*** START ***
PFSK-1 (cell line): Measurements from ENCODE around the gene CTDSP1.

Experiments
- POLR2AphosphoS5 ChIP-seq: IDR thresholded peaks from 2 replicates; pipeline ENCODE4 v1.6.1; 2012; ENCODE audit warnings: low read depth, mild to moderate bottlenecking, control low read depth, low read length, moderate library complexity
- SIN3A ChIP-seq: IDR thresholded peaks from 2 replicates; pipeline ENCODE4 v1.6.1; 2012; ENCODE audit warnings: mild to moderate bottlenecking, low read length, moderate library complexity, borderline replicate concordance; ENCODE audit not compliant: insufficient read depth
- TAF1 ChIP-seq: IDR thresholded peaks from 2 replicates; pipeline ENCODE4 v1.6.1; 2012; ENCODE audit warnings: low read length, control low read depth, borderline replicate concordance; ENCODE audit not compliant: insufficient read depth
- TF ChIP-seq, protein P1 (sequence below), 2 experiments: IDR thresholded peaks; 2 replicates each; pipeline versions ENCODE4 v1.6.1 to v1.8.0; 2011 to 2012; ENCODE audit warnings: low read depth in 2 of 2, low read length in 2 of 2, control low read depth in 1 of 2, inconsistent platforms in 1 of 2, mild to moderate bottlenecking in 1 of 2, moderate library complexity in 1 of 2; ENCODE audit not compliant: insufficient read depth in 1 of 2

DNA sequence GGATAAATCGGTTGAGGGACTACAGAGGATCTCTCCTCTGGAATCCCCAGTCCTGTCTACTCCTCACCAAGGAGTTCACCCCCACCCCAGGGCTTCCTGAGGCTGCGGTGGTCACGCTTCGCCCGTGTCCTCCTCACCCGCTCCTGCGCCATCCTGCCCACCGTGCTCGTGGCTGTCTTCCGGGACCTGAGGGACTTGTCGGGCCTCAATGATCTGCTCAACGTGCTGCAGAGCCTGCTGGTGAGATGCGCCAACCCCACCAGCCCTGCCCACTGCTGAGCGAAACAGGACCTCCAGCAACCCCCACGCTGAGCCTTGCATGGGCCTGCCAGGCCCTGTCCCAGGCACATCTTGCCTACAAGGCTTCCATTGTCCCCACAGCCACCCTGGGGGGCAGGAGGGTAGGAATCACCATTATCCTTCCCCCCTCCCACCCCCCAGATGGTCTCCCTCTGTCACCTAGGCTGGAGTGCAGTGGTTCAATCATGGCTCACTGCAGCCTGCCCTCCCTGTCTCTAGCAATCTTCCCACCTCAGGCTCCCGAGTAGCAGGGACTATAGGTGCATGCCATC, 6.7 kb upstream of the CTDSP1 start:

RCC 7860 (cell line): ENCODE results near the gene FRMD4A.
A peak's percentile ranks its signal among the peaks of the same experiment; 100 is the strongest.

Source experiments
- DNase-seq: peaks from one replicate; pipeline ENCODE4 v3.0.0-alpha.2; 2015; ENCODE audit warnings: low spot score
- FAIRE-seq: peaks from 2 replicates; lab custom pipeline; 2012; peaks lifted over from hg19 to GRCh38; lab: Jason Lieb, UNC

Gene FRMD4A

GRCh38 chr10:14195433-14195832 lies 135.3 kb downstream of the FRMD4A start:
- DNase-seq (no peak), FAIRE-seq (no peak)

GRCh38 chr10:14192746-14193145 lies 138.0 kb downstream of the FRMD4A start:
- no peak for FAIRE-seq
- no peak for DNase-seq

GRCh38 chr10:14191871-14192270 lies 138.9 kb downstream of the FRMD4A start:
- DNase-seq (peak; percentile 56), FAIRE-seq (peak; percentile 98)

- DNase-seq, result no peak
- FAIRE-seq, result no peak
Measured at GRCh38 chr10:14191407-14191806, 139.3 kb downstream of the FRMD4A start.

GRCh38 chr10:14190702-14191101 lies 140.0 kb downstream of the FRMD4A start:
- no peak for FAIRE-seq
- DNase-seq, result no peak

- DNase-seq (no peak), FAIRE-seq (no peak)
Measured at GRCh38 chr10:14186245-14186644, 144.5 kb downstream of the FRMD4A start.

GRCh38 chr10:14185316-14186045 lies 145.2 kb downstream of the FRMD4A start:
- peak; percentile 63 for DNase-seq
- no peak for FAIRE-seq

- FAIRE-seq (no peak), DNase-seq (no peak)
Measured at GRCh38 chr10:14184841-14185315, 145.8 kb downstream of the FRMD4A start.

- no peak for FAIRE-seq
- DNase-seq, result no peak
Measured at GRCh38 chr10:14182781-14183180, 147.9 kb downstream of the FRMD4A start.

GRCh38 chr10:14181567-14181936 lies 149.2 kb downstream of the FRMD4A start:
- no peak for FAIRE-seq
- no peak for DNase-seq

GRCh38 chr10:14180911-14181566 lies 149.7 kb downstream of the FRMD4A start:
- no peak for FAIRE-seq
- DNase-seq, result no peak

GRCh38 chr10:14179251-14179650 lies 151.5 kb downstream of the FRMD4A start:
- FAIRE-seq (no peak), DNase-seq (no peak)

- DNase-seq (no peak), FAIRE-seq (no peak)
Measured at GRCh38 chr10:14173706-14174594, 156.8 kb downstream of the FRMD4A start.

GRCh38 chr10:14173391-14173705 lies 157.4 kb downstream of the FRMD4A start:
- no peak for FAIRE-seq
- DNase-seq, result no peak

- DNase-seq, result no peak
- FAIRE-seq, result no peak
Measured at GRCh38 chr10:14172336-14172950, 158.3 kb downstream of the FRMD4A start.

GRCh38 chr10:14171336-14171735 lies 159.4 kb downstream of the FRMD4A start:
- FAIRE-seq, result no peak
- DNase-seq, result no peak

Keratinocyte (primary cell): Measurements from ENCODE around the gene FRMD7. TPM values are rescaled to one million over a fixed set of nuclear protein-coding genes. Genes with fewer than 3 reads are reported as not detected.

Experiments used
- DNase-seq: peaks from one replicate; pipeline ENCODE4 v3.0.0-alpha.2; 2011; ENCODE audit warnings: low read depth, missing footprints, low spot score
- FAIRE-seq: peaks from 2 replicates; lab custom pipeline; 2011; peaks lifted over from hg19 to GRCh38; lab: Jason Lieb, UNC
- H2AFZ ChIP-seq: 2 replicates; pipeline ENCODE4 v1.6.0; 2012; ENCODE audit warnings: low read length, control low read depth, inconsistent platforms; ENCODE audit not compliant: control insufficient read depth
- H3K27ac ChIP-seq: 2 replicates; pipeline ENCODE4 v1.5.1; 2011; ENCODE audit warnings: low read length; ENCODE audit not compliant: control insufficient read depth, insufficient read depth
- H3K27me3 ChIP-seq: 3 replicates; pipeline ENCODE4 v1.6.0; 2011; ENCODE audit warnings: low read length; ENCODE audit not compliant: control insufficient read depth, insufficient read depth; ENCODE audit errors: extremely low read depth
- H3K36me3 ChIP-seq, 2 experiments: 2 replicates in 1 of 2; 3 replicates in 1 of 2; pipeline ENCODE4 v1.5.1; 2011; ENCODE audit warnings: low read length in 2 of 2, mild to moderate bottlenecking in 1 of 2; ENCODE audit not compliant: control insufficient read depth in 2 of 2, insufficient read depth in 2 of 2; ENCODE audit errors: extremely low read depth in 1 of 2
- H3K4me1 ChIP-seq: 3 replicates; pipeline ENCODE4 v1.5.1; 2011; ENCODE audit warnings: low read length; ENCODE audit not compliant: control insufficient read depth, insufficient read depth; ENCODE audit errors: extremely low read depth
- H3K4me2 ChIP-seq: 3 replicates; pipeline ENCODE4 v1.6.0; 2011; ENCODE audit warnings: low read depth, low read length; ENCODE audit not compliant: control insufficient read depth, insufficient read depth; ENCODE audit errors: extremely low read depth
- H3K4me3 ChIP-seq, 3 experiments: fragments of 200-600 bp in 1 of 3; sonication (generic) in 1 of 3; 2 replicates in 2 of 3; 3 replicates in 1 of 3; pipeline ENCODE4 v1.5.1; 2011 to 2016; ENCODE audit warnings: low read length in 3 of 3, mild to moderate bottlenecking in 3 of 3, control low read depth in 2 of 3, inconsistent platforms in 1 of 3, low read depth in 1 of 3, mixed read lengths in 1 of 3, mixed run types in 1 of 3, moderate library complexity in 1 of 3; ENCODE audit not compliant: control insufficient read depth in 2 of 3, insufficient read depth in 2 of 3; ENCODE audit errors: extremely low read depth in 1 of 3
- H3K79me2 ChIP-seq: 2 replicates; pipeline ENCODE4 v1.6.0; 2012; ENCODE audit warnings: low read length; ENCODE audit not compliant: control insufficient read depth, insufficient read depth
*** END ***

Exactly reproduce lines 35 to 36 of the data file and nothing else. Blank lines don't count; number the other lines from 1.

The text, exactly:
- DNase-seq, result no peak
Measured at GRCh38 chr10:14182781-14183180, 147.9 kb downstream of the FRMD4A start.